Professor Derek Stewart is director of the Advanced Plant Growth Centre at the James Hutton Institute, which is at the forefront of research into controlled-environment agriculture, basically the growing of plants indoors.
“We’re trying to change the paradigm of sticking seeds in the ground, growing them, waiting and then harvesting,” he says. “Climate change has made that incredibly difficult. The way we farm has to change.
“One way to get around that for a lot of these crops is to grow them in controlled environments.”
Stewart believes the solution to meeting the climate challenge lies in vertical farming, the practice of growing crops indoors stacked one on top of the other. It’s a method which lends itself to urban environments – such as Nature Urbaine, a rooftop farm in central Paris – as much as the countryside.
“The farmers can construct different vertical farms of different shapes and sizes, depending on what they want,” Stewart says. “Rather than a farming operation, it’s almost a manufacturing operation – it’s technology-based growing. You don’t need many people, just someone with expertise to run the system. I can see those who are primarily working in livestock being able to pivot into this space quite easily.
“Diets are changing. We’re seeing a progression away from low-grade meat to less meat, but of higher quality. I’m 58 and there’s been a revolution since I was young, away from really crappy food. The quality of food now is night and day compared to what it was like in the 70s. The quality of fresh produce has improved remarkably even in the past 10 years.”
Published in 2014, the Scottish Government’s Good Food Nation plan set out a vision that by 2025, Scotland would be a country where people “take pride and pleasure in, and benefit from, the food they produce, buy, cook, serve and eat each day”.
As well as making sure food is sustainably sourced, the plan aspires to promote a better understanding of what constitutes a healthy meal among a population historically known for having one of the worst diets in Europe. Indeed, access to healthy food remains a challenge for many families, especially as rising inflation caused by the pandemic pushes the cost of living ever higher.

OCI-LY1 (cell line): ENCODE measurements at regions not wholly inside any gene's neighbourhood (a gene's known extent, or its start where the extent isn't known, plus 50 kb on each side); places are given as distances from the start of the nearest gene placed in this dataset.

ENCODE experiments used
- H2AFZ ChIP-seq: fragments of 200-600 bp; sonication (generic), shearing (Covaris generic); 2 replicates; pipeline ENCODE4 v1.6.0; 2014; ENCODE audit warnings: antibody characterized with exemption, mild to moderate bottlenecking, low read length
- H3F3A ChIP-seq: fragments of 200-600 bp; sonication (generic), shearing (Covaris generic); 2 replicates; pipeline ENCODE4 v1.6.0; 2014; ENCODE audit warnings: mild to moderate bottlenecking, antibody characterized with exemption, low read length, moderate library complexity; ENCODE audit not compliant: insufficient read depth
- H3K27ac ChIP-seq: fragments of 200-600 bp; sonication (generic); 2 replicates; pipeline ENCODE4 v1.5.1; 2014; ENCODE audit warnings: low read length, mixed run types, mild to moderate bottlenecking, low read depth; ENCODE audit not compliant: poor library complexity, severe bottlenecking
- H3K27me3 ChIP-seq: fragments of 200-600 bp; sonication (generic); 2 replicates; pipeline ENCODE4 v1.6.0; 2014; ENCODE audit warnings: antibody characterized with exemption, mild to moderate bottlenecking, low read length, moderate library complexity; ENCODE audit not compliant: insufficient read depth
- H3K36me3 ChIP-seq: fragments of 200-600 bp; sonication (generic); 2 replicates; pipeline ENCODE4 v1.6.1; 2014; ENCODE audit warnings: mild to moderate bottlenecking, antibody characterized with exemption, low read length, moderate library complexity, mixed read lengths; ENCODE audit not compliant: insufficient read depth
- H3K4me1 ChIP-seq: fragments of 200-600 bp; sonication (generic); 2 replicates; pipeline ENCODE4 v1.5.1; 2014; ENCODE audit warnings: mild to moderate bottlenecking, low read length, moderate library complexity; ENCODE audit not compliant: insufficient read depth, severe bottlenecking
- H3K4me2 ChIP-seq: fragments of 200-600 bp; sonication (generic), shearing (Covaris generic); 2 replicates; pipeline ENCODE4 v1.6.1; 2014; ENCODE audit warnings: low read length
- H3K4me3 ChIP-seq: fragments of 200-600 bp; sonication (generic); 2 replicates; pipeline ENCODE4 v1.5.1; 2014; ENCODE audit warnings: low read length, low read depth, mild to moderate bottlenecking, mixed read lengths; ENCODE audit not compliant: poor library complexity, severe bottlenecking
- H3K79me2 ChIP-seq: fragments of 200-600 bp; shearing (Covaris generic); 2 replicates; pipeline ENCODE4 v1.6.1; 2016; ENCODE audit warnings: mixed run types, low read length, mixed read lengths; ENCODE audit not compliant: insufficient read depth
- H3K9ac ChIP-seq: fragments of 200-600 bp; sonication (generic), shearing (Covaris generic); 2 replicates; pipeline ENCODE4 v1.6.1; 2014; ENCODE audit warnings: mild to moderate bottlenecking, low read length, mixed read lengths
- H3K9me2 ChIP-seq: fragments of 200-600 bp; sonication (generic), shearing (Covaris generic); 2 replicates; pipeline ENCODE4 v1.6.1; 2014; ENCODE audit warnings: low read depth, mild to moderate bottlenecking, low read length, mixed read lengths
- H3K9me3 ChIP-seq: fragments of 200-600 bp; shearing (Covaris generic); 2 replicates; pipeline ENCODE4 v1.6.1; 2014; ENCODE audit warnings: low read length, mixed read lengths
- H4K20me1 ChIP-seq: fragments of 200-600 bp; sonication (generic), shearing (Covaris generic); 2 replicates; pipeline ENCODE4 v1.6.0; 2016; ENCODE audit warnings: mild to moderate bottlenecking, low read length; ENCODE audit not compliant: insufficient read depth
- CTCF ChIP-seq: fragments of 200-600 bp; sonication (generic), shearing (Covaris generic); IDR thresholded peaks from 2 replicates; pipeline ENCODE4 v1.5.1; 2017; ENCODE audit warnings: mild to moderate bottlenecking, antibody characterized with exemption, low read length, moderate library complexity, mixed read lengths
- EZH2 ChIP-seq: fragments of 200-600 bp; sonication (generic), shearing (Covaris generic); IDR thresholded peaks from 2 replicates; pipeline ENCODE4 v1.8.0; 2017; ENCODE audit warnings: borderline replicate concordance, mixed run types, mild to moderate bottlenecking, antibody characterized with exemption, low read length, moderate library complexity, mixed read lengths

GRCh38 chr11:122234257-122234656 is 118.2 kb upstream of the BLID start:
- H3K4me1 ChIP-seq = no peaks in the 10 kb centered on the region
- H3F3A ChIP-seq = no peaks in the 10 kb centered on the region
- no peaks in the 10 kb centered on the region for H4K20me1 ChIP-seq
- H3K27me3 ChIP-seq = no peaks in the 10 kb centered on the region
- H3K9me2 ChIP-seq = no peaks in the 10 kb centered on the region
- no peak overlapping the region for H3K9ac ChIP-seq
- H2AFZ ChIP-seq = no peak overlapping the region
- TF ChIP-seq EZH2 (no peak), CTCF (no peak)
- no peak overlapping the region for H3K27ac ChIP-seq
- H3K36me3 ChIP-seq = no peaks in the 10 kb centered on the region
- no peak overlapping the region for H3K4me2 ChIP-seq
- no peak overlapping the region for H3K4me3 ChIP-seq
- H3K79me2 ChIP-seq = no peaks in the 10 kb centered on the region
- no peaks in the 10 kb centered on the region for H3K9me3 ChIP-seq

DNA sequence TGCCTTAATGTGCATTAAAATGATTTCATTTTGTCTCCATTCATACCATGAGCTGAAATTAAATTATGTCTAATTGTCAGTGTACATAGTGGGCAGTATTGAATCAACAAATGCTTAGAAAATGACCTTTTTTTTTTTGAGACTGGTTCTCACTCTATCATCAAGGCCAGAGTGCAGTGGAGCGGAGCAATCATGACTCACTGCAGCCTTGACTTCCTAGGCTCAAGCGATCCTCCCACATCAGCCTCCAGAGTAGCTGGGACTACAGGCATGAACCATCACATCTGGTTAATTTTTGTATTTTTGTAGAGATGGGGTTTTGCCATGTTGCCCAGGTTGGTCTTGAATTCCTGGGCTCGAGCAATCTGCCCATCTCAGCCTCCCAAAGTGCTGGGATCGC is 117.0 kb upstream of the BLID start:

Poverty campaigner Jack Monroe, herself a former foodbank user, is among those to raise concerns among the rising cost of food. In a series of tweets about the spiraling cost of everyday items, Monroe said the cheapest pasta had risen by 141 per cent in her local supermarket, while there had been a 45 per cent hike in the price of baked beans.
“When I started writing my recipe blog ten years ago, I could feed myself and my son on £10 a week,” she tweeted. “The system by which we measure the impact of inflation is fundamentally flawed – it completely ignores the reality and the REAL price rises for people on minimum wages, zero hour contracts, food bank clients, and millions more.”
Hopper says Scotland’s Good Food Nation status should be built on good-quality, locally produced ingredients.
“That’s includes vegetables, fish and sustainably produced meat,” she says. “It should be locally produced, locally supplied, with the shortest possible supply chains.
“A lot of highly processed foods require significant additives to make them nutritious. That processing has a huge impact on the climate – not just when you’re importing it from abroad. What we’d like to see is the increase of supply chains within Scotland…”
While some environmentalists have taken a hard line on future oil and gas exploration in the North Sea, effectively calling for the industry to be wound down, there appears to be more pragmatism about the future of Scottish agriculture, an industry which supports 65,000 jobs and generates around £3bn a year for the economy.
There is also an understanding that while livestock cultivation is a major source of emissions worldwide, the race to find plant-based alternatives must be done sustainably. Among the commitments delivered at COP26 was a pledge to end deforestation by 2030, often done to create more grazing land for cattle or for the production of products such as palm oil, which has further endangered animals such as the orangutan and the Sumatran rhino.
“It’s clear that our diets are already changing as a direct result of climate change and because of increased awareness of how it impacts emissions,” says Scottish Greens rural affairs spokesperson Ariane Burgess.
“The Committee on Climate Change and others have been clear we need to continue to adapt to the circumstances.
“But that needn’t be about forcing people en masse to change their diet or cut out meat entirely. NFU Scotland is right that sourcing things locally and responsibly is the future. Large-scale industrial techniques will be increasingly unsustainable as we adapt to increasing extreme weather events and ensure vital habitats and soil diversity is protected.
“And as production costs rise, we need to ensure that everyone has access to healthy food that don’t cost the planet.”